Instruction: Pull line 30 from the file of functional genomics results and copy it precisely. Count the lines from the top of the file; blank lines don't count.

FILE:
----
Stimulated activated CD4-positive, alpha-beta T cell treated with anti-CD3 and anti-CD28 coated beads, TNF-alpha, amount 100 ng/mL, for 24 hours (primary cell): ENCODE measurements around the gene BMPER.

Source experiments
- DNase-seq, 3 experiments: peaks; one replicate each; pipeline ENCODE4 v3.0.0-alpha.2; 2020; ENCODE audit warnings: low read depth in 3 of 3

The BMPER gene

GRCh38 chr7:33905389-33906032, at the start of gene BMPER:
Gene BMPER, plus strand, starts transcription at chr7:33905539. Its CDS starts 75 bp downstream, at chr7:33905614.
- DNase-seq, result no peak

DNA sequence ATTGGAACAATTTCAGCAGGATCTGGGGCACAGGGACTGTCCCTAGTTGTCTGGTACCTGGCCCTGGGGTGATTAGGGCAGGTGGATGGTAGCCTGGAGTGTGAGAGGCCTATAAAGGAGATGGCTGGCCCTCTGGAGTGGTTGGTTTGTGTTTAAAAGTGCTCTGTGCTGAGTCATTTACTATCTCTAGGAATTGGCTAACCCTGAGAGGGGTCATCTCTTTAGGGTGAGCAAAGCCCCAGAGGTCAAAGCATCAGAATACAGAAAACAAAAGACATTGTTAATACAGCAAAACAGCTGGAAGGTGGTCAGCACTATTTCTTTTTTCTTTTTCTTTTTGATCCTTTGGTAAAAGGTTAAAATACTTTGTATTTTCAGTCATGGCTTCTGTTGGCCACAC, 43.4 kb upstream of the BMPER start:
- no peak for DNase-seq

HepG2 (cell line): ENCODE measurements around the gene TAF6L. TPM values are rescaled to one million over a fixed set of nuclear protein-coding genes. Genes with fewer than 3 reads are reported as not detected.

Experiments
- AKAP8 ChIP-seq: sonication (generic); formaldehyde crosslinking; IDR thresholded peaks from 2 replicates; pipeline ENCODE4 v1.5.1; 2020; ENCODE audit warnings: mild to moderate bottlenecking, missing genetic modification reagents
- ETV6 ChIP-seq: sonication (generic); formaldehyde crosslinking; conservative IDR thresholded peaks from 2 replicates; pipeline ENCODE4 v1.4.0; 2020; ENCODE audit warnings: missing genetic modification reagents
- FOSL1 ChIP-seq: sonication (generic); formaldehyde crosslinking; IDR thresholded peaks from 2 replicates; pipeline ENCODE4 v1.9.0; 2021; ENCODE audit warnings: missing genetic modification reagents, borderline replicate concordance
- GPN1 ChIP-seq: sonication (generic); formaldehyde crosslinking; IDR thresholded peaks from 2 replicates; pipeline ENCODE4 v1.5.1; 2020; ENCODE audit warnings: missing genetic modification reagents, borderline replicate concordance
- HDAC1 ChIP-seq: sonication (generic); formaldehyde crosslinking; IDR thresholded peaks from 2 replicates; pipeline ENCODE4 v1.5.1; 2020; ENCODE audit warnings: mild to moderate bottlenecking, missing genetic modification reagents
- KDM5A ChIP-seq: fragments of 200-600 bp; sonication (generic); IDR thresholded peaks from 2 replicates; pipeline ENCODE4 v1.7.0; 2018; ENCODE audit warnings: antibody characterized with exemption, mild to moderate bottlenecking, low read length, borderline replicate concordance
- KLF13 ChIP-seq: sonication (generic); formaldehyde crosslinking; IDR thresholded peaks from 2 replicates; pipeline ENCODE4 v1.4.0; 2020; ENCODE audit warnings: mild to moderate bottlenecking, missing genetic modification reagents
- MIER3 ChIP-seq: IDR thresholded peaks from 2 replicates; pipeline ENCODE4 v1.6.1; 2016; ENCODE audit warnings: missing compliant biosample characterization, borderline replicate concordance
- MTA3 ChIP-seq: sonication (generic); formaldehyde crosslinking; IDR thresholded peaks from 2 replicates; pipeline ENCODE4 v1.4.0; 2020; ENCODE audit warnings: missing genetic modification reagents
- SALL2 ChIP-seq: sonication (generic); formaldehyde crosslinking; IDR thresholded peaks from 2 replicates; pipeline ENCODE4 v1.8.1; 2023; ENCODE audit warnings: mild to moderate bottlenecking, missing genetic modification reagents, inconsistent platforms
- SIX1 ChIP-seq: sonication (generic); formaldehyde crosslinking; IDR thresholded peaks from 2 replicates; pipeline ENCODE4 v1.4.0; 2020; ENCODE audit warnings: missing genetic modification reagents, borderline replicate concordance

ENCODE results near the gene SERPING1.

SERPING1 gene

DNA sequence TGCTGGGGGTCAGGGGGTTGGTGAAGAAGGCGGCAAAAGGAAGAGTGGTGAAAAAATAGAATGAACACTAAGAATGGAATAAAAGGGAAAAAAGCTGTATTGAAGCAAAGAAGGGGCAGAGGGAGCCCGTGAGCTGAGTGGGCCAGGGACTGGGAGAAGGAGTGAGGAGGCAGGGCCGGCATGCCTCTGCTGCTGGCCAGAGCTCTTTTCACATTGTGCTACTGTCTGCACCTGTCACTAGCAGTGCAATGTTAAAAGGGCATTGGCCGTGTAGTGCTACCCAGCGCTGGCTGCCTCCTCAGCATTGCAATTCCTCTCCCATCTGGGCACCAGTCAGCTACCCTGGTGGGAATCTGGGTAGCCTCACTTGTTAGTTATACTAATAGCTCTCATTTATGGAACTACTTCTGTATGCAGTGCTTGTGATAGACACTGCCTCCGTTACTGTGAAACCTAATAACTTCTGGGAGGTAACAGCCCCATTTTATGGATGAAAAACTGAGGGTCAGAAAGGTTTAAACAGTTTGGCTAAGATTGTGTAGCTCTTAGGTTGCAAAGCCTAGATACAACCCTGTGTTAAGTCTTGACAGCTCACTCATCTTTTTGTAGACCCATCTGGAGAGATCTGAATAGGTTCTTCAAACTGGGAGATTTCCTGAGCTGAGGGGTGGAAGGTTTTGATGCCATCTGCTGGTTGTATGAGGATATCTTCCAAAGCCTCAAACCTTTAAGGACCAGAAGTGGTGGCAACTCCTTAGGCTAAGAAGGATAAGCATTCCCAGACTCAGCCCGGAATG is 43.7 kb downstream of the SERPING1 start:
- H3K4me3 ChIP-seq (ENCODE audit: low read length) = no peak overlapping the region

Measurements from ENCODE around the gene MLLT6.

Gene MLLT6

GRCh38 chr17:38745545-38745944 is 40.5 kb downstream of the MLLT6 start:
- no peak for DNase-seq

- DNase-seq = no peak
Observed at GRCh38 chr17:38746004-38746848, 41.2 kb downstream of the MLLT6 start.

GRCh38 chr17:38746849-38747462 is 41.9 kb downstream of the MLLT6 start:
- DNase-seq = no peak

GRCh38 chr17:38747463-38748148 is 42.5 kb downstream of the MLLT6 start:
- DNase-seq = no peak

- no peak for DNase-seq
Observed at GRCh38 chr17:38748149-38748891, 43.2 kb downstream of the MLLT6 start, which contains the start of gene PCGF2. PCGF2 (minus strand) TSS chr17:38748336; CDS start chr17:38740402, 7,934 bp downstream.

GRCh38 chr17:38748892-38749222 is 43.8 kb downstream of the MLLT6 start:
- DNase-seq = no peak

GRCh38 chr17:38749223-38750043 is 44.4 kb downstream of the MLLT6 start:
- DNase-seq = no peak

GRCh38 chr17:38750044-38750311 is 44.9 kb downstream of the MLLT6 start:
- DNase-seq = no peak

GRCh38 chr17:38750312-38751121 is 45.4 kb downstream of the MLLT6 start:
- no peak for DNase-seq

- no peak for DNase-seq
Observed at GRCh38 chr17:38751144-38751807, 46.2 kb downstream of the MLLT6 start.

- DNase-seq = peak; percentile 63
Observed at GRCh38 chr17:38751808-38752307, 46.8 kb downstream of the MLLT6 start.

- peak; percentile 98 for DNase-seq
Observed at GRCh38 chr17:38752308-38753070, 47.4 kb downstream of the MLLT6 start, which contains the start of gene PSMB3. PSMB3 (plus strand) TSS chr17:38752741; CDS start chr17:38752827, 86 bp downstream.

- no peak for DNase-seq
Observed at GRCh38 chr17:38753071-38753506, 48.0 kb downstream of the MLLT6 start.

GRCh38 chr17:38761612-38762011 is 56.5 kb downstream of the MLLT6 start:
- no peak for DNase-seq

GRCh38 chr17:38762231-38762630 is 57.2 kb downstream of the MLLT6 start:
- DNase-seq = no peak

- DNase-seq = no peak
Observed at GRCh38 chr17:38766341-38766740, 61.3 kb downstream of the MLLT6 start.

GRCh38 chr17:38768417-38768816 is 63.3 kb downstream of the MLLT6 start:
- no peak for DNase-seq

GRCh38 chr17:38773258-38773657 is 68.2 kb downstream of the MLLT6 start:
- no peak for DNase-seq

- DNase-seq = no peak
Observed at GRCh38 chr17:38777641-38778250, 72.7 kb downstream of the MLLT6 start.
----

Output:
- no peak for DNase-seq